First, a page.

Often clients come into my office asking what is the difference between a revocable and irrevocable trust. It seems simple – one is changeable and one is not, right? Well, not so fast.
Let’s start with the easy one — Revocable Trust. A revocable trust is precisely what it says it is – a trust that is revocable, changeable, amendable. You can create it, you can destroy it, you can change it, you can keep it the same until you die. One thing a revocable trust doesn’t do, ever, is protect assets. It will not protect assets from estate taxes or Medicaid spend down. Even with that disadvantage, there are plenty of good uses for revocable trusts, such as:
With a revocable trust, clients set them up with their own money and control them (as trustees) for their lives. Then they choose who is in charge after they both die (if married), and where the money and property go.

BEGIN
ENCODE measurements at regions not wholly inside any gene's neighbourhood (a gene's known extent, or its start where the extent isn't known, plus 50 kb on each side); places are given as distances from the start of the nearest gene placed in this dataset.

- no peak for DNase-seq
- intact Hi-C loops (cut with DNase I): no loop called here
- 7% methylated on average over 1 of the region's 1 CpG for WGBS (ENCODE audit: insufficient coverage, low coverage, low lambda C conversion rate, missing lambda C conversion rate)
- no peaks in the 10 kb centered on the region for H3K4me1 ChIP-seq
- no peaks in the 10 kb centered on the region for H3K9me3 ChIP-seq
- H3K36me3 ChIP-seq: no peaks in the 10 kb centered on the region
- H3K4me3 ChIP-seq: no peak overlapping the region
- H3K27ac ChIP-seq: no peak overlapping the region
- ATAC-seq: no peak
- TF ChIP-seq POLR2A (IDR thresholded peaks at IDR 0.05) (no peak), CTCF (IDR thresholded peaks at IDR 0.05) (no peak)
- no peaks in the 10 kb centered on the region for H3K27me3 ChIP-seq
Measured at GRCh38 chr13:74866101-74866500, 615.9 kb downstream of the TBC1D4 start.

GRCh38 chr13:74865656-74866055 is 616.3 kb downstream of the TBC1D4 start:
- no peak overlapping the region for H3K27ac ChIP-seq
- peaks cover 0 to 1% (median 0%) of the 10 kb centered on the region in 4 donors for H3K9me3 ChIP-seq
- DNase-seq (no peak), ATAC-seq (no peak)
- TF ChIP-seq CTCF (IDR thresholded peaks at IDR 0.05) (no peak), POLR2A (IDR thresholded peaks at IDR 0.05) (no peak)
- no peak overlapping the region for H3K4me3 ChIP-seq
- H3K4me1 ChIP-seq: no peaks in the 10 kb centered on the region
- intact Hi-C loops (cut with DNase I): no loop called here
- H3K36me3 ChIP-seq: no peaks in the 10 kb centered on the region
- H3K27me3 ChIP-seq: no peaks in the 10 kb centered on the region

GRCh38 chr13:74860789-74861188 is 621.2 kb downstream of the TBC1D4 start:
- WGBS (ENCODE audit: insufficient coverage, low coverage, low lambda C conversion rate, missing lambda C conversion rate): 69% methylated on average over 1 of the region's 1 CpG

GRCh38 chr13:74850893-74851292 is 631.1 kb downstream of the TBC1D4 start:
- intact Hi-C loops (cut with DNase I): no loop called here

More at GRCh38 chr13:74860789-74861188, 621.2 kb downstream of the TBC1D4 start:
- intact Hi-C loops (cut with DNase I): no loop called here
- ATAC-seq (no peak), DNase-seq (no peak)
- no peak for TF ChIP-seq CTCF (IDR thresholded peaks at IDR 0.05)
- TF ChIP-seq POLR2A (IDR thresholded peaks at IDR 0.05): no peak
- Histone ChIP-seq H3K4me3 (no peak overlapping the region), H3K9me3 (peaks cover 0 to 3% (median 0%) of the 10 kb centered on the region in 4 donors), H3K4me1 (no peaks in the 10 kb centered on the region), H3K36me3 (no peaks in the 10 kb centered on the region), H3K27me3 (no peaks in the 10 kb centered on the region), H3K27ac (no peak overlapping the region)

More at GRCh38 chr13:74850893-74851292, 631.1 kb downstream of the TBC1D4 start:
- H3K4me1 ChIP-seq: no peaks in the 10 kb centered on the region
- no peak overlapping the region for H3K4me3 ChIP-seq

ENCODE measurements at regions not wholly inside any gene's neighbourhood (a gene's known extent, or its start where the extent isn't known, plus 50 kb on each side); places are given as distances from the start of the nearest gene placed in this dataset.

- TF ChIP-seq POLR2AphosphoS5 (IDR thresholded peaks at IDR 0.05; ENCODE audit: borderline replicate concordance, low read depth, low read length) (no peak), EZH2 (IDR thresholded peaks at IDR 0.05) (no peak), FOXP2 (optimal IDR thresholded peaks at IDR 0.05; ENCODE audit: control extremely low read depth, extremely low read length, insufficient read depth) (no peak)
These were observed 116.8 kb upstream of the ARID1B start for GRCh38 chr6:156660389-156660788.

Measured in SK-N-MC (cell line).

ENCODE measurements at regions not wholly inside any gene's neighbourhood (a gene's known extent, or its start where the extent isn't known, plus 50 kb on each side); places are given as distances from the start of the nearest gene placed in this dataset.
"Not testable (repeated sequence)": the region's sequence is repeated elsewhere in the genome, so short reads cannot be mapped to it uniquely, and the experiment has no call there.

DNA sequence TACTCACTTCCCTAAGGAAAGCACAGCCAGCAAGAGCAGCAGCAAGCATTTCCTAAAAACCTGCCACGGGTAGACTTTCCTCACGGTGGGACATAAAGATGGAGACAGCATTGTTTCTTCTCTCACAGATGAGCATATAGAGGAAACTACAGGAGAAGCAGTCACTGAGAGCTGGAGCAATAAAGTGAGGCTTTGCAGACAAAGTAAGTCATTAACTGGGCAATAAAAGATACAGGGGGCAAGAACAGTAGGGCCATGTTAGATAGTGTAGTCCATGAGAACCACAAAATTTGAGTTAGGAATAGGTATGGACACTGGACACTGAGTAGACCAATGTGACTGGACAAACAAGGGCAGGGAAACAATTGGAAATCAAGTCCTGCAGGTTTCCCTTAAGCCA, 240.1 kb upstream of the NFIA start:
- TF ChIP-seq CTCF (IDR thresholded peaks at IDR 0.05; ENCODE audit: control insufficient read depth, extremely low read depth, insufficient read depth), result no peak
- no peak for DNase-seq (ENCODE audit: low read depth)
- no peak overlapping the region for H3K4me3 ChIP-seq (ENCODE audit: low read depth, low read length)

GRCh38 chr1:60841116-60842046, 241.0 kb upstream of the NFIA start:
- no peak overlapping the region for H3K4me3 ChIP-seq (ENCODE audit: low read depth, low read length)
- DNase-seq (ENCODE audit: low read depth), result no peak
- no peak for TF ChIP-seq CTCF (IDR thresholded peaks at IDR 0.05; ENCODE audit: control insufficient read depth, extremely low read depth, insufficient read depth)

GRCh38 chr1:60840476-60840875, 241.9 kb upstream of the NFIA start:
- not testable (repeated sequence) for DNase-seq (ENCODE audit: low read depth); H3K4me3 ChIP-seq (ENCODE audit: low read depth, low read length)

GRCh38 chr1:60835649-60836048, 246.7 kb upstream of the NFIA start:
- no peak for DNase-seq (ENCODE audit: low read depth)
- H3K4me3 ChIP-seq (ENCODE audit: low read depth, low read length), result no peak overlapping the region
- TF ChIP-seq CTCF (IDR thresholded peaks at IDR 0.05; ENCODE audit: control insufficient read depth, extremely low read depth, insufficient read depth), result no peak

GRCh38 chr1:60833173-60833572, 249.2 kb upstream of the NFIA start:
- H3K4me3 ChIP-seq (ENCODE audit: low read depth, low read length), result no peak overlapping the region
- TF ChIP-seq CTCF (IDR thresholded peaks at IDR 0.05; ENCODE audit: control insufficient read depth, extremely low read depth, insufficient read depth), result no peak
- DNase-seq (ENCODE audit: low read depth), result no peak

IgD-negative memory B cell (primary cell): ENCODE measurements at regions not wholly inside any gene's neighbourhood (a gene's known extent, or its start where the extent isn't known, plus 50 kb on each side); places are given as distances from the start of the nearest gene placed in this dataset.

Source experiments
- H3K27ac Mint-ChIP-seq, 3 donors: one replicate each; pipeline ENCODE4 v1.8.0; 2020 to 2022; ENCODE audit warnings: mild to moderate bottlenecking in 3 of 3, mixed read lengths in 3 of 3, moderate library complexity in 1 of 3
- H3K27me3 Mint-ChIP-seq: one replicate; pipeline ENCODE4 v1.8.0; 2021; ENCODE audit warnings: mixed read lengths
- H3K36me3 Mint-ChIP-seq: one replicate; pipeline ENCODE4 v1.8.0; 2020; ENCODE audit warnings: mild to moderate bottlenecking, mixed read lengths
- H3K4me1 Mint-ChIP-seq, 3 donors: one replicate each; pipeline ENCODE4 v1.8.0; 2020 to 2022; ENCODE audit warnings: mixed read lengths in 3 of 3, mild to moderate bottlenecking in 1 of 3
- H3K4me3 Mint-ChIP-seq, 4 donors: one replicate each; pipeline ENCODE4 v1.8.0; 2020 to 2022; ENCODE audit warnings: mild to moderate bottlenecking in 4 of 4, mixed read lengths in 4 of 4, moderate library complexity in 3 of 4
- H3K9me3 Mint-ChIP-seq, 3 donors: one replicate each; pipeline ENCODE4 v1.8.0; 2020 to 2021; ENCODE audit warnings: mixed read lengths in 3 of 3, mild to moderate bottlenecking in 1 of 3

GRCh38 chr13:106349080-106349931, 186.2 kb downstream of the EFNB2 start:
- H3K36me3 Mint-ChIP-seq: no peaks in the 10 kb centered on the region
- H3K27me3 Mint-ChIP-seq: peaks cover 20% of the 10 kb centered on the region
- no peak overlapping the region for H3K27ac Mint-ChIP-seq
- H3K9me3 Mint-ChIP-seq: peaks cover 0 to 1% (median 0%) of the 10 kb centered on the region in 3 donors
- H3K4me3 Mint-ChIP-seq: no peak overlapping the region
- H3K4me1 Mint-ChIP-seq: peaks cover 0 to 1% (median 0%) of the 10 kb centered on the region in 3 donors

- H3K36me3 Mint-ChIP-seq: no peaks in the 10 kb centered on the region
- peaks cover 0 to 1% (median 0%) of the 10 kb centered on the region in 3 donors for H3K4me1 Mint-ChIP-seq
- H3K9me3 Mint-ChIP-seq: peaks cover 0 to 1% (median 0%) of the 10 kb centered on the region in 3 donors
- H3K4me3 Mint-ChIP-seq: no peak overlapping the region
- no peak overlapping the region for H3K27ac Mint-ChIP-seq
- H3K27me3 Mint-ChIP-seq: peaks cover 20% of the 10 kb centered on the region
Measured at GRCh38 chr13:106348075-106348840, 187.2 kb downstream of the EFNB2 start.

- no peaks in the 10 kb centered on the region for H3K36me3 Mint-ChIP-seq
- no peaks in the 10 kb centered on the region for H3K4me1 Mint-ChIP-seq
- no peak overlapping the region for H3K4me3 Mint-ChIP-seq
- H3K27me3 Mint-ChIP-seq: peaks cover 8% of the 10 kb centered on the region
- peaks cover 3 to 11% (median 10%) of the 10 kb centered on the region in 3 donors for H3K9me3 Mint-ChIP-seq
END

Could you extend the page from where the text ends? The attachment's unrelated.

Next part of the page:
So, if a revocable trust is a trust you can change whenever you want, it would follow, then, that an irrevocable trust is one that you cannot change…except that’s not the case. You see, in drafting an irrevocable trust I can reserve certain powers for the grantors (my clients) to allow them to make certain changes during their lifetime. What kind of changes do my clients want to make?
There are many uses for irrevocable trusts, whether protecting assets against long-term care costs, perhaps saving on estate taxes, or shielding assets against liability. These irrevocable trusts do not use the same language and they are not interchangeable. Choosing between them, and the ways we can let clients change them in the future, is where engaging an attorney is essential.
As you can see, the difference between an irrevocable and revocable trust is not so clear-cut. Many times we can achieve a lot of the advantages of a revocable trust with the added benefits of asset protection from inside of an irrevocable trust. This kind of sophisticated planning is benefit our clients enjoy from our focus in this area of law.
Posted by Victor J. Medina
Medina Law Group, LLC